The movie opens in a Los Angeles convenience store one late Monday night, where a smalltime drug dealer named Nick (Aaron Eckhart) is trying to decide what coffee brand to buy. His ex-lover...
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The movie opens in a Los Angeles convenience store one late Monday night, where a smalltime drug dealer named Nick (Aaron Eckhart) is trying to decide what coffee brand to buy. His ex-lover Dallas (Paulina Porizkova) and fellow hitman Billy Hill (James LeGros) are getting impatient and tell him to hurry up. Conflicts between Nick and the cashier (Luck Hari) ensue, resulting in Dallas shooting the cashier dead. Though the three attempt to cover up the crime, they are forced to also shoot a police officer (Bari K. Willerford) when he discovers blood on the ground.Written by
The late Roger Ebert hated this movie so much, that he almost literally denounced it on his show "Siskel & Ebert" in an episode about movies featured during the Toronto Film Festival in the Fall 1998. He found the movie "disturbing" and his major complaint was racial stereo types and the gratuitous violence that was featured in the film. The film barely came out theatrically and literally went straight to video and cable almost instantly appearing in 1999. See more »
51:30 into the movie, the amount of cocaine on Nick's nose changes during the end of the big drug deal scene. See more »
Want a film that's hip, loaded with attitude, funny and shocking at once, packed to the rafters with wild lowlifes? Skip Woods has delivered one, but about five years too late. We've seen everything in THURSDAY before, so you'd best enjoy this film without the baggage of seeing PULP FICTION - and that's a tall ask.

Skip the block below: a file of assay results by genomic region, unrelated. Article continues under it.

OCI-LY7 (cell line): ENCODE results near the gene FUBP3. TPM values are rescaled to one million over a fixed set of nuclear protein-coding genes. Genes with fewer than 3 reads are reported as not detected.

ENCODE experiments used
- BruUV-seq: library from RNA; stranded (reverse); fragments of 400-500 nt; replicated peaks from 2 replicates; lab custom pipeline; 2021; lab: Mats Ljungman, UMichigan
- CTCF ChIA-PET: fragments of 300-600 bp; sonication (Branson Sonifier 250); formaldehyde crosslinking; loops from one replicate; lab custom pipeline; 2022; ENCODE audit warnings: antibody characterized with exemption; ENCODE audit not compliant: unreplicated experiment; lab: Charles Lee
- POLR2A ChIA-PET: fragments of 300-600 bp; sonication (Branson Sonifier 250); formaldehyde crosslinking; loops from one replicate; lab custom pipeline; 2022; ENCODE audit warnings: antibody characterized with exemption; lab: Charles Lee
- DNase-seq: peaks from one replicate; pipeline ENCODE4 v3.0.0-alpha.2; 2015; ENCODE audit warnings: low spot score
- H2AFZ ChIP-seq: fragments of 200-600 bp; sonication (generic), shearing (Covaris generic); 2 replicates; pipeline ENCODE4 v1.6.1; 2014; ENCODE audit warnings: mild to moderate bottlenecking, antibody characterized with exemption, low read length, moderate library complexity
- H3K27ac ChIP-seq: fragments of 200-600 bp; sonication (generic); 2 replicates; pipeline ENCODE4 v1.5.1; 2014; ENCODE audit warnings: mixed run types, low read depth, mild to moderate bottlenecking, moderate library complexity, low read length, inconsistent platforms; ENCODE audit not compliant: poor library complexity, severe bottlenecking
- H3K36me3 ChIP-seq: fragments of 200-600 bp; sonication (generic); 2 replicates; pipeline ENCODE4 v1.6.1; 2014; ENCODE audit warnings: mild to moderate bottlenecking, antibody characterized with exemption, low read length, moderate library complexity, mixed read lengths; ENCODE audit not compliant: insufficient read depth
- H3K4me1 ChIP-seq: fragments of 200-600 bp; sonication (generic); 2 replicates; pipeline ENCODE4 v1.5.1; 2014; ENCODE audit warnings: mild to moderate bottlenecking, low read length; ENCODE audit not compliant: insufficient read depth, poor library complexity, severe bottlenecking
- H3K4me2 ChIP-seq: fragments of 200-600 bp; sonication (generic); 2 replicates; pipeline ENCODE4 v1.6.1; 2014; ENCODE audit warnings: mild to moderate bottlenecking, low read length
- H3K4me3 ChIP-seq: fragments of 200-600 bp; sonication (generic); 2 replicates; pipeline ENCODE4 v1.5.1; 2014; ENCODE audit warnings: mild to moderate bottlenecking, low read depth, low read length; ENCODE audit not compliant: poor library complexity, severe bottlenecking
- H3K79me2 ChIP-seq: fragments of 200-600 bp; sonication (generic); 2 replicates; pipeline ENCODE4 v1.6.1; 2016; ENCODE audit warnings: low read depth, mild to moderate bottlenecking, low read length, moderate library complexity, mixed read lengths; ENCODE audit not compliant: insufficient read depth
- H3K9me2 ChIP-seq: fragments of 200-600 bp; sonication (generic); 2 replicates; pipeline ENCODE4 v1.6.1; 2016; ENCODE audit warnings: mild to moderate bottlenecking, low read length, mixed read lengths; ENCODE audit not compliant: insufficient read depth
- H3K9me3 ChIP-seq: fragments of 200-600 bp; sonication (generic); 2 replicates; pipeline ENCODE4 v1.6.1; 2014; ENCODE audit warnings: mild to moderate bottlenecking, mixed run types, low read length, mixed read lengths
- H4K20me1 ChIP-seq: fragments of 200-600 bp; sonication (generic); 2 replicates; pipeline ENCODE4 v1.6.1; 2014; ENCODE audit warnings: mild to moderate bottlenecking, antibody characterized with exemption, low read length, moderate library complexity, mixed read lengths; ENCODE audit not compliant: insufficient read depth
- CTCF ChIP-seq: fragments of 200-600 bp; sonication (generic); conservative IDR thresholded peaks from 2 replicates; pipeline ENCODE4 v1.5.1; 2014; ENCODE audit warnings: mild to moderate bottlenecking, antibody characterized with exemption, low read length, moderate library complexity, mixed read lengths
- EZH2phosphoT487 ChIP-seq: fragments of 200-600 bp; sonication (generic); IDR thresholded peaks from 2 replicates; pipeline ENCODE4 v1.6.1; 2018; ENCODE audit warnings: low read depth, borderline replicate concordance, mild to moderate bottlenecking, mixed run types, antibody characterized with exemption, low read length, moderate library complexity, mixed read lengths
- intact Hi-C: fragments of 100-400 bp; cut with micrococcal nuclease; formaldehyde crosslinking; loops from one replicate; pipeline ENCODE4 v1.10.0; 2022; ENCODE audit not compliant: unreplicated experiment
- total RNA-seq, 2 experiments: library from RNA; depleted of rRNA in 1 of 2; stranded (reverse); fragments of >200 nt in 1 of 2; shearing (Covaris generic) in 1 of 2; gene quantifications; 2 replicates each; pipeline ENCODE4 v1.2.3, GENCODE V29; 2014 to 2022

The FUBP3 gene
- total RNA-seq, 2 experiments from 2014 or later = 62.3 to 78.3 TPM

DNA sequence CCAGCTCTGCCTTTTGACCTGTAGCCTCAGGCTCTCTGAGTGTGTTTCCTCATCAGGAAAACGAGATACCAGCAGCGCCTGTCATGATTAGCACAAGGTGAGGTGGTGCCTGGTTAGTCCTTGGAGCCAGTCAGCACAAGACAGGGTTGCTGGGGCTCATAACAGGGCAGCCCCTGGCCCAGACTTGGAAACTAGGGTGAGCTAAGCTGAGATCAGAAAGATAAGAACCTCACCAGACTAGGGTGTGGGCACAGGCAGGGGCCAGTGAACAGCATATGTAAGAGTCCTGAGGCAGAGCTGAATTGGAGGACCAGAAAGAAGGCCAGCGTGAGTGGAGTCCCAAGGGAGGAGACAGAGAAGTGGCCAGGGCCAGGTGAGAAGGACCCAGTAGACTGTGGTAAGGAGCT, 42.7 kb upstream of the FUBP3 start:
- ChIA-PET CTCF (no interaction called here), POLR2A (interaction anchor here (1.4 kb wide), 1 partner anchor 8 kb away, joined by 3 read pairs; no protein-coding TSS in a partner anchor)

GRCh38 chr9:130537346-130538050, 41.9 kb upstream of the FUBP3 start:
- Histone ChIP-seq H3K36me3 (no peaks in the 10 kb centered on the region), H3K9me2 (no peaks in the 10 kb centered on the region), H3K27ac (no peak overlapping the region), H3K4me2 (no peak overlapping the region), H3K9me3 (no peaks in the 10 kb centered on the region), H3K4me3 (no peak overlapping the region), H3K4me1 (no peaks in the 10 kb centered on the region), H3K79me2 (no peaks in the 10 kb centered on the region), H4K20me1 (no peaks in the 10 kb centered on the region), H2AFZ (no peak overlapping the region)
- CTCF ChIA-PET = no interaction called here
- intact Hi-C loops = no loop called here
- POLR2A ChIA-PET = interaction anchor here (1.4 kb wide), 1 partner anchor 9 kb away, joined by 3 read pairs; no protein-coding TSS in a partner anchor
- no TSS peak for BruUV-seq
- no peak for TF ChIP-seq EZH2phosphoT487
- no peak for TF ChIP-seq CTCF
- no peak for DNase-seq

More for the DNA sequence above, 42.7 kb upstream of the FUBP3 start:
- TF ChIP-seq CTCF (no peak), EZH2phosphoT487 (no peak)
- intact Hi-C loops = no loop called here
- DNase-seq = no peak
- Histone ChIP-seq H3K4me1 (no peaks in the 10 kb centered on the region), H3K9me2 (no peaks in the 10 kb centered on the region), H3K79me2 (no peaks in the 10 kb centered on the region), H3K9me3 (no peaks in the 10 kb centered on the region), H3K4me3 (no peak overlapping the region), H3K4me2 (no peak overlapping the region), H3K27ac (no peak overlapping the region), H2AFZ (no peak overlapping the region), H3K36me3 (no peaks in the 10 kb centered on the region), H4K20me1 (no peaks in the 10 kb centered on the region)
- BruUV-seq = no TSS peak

Compared to FICTION or RESERVOIR DOGS , THURSDAY is as flawed as you'd expect. Spontaneous raps about Star Trek, the sadistically amusing torture of a helpless, bound man, and drug-dealer flashbacks all ring a bell. It's derivative, but it's still fun.
Against the leagues of Tarantino ripoff's on the market, you could do much worse than THURSDAY. The day-in-a-life saga, and flexible pace are sometimes a blast. The violence makes you squirm and laugh, so at least it hits the mark, even when it aims low. And the havoc sown on the picturesque picket fence suburb is cruelly effective.
Going out of his way to shock, Woods' film goes wrong because for all his youthful arrogance, THURSDAY isn't half as original as he no doubt thinks. And be warned, the ending is a travesty. It's abysmal and uninspired enough to make you reassess the merits of the picture before the credits have even begun.
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